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The Sound of Theatre traces the development of theatre sound in the Western world from the Ancient Greeks creating thunder with stones in large copper jars to the modern age of digital technology. The great theatrical spectacles of the 18th and 19th centuries relied heavily upon the creation of realistic storms, fires and battles and many of the early sound effects machines are described and depicted in this book. A chronology of key inventions leads from the discovery of electricity to the development of the telegraph, the telephone and the first recording device, and charts how Hollywood's massive investment in recording and playback equipment for the Talkies led to the burgeoning of amplified sound in the theatre. David Collison gives a detailed account of how theatre sound effects in the 20th century progressed from 78 r.p.m. discs, tape machines, CDs and minidiscs, to digital samplers. He also traces the history of voice amplification for the actors which led to the advent of the theatre sound designer. With many anecdotes and personal recollections, David Collison gives an account of what it was like to be involved in such a rapidly changing world. The contributions made by the pioneering British and American theatre soundmen are described, largely based upon interviews with the individuals themselves or their relatives and associates.
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There is no shortage of books on audio technology covering topics as diverse as amateur sound effects (or those on a budget), digital technology, acoustics and live sound engineering. But Collison has produced one of a very few books looking at the history - and possibly the first history book to cover theatre sound specifically. The book commences with an apt quote from Throckmorton's 'Catalog of Theatre' (1937): "This board, you may say, is a tree, this muslin is a wall and that spotlight the tropical sunlight - and the public will imagine it. But a dog's bark must sound like a dog's bark, and a train like a train." This quote perhaps unwittingly gives an idea about Collison himself - modest and precise. While most aspects of theatre have scope for a little artistic licence, audio doesn't, as done well it should be very real and in some respects transparent - skills Collison was renowned for. A lot of research has evidently gone into this book: it begins with a fascinating insight into the emergence of theatre back in the 4th and 5th Centuries BC, and how Aristotle and Pythagoras set the scene for early acoustic work - Aristotle noting that sound waves do not travel in a straight line, as well as the emergence of primitive sound effects - particularly thunder, suitably for a civilisation that worshipped the Gods. The next significant developments begin in the renaissance during the 15th and 16th centuries, a progression largely led by the Italians who resurrected and reprinted the famous architectural manual by Roman architect Vitruvius. This led them to build a new style of theatre which is the style we're accustomed with today, and of course were also pioneers of theatre sound effects to suit as well. The book progresses through Shakespearian theatre effects (many by musical instruments) as well as the emergence of other effects such as wind machines, crashes, horses, carriages and rain, inter alia. The next section takes the reader on a chronological tour of audio developments from 1820. As one can imagine these are plentiful, and as such each is treated necessarily briefly. The technological progress from hundreds of years of wooden instruments and mechanical effects to what we have now is astounding, and well worth reading as it charts the history of this profession. Collison goes on to chart the development of amplified audio in theatre right from the original Magnavox system through the Hollywood financed 'talkies'. A whole chapter is also dedicated to the British pioneers of theatre such as RG Jones, Jack Bishop, Stagesound, Watkins and WEM. The West End progression from acetate disc to tape and the growing use of microphones, processing and amplification essentially saw the emergence of the sound designer (of which many familiar names have been included) and much of the latter parts of this book chart the rise of this role along with the technology, such as the introduction of the radio mic and the mixing desk. In all it is a pleasant read and is peppered with anecdotes and personal ecollections of Collison himself, and if nothing else it is fascinating for those of us of more junior years to see how the technology itself, as well as some companies we take for granted, developed and came into being. Some things never change though, and those who started out in the time-honoured tradition of an unofficial apprenticeship will find a great deal of empathy with Collison's description of his early years. --LSI Online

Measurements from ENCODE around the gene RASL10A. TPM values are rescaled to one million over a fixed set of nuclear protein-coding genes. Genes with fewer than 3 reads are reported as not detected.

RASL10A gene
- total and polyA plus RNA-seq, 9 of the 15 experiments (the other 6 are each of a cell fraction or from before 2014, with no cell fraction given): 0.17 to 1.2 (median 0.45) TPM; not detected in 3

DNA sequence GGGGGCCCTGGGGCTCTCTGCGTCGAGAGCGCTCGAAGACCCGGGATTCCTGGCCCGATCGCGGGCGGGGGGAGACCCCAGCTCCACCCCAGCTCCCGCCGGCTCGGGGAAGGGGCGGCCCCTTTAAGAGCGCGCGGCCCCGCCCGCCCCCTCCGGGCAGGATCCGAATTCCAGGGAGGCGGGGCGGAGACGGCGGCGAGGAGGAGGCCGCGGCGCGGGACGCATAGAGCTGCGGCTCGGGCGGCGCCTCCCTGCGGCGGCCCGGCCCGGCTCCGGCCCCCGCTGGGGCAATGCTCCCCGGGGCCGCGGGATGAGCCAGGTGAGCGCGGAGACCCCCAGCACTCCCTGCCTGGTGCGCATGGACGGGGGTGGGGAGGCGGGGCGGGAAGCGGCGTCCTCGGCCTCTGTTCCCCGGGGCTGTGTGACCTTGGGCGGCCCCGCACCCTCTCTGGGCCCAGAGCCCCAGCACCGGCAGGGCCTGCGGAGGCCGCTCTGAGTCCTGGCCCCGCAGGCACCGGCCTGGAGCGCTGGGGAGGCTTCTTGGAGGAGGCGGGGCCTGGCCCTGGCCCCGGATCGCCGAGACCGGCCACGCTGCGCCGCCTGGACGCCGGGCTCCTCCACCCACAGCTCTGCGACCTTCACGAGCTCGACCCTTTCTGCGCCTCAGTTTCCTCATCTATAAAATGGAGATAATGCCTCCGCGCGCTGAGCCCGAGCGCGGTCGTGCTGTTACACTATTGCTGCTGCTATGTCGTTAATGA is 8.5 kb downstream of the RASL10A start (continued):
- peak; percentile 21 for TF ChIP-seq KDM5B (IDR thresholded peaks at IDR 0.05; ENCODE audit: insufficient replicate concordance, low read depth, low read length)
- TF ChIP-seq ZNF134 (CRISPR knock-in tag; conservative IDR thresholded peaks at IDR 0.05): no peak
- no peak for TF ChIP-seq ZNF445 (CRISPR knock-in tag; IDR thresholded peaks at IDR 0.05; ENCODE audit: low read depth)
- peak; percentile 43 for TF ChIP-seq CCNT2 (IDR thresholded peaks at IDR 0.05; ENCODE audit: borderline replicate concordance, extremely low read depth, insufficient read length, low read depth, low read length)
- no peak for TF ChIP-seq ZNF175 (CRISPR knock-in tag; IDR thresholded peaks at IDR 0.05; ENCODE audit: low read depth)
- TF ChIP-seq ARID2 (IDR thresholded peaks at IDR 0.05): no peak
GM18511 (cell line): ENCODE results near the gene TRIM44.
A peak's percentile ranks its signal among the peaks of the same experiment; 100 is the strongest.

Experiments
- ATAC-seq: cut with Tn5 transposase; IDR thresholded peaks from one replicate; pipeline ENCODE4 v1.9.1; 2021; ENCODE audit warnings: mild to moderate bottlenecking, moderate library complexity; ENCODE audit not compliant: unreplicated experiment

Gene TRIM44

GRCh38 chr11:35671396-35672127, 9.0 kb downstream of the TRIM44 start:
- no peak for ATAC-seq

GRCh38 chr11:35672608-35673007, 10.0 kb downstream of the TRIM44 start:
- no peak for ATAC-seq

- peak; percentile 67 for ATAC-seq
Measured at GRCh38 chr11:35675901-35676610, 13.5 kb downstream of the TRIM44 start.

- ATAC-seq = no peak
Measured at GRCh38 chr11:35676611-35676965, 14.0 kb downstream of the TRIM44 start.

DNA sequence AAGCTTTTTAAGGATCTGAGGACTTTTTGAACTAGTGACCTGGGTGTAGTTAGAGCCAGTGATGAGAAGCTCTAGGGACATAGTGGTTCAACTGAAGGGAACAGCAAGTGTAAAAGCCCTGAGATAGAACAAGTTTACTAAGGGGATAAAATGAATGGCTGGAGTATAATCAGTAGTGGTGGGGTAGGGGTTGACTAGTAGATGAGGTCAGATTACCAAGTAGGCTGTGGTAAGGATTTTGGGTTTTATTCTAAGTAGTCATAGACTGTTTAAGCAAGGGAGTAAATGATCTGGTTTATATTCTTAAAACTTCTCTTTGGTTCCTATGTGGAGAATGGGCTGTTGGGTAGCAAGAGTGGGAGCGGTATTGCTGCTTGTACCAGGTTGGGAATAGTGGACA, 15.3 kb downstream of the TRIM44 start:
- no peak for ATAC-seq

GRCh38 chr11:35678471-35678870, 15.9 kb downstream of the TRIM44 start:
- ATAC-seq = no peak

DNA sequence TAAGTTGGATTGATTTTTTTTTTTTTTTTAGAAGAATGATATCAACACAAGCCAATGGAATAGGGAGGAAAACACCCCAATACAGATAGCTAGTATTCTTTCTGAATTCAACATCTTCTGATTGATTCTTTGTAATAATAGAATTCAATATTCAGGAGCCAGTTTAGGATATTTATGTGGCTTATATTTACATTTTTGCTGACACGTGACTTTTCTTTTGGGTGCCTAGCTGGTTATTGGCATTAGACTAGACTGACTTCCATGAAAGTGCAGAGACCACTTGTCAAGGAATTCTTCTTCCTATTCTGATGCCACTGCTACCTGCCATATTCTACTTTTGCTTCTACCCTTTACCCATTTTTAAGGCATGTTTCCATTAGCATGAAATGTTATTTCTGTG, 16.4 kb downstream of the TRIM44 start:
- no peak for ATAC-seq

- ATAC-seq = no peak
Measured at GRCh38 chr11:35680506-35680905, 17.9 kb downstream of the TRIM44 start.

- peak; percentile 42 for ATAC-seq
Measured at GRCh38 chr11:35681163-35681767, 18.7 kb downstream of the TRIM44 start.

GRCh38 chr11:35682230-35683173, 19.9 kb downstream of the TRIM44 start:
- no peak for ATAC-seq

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Book Description Professional Lighting and Sound Association (PLASA). Hardcover. Condition: Brand New. 1st edition. 296 pages. 11.80x8.40x0.90 inches. In Stock. Seller Inventory # zk0955703514
Book Description Professional Lighting and Soun, 2008. Hardcover. Condition: New. Never used!. Seller Inventory # P110955703514
Book Description Professional Lighting and Sound Association (PLASA), 2008. Condition: New. book. Seller Inventory # M0955703514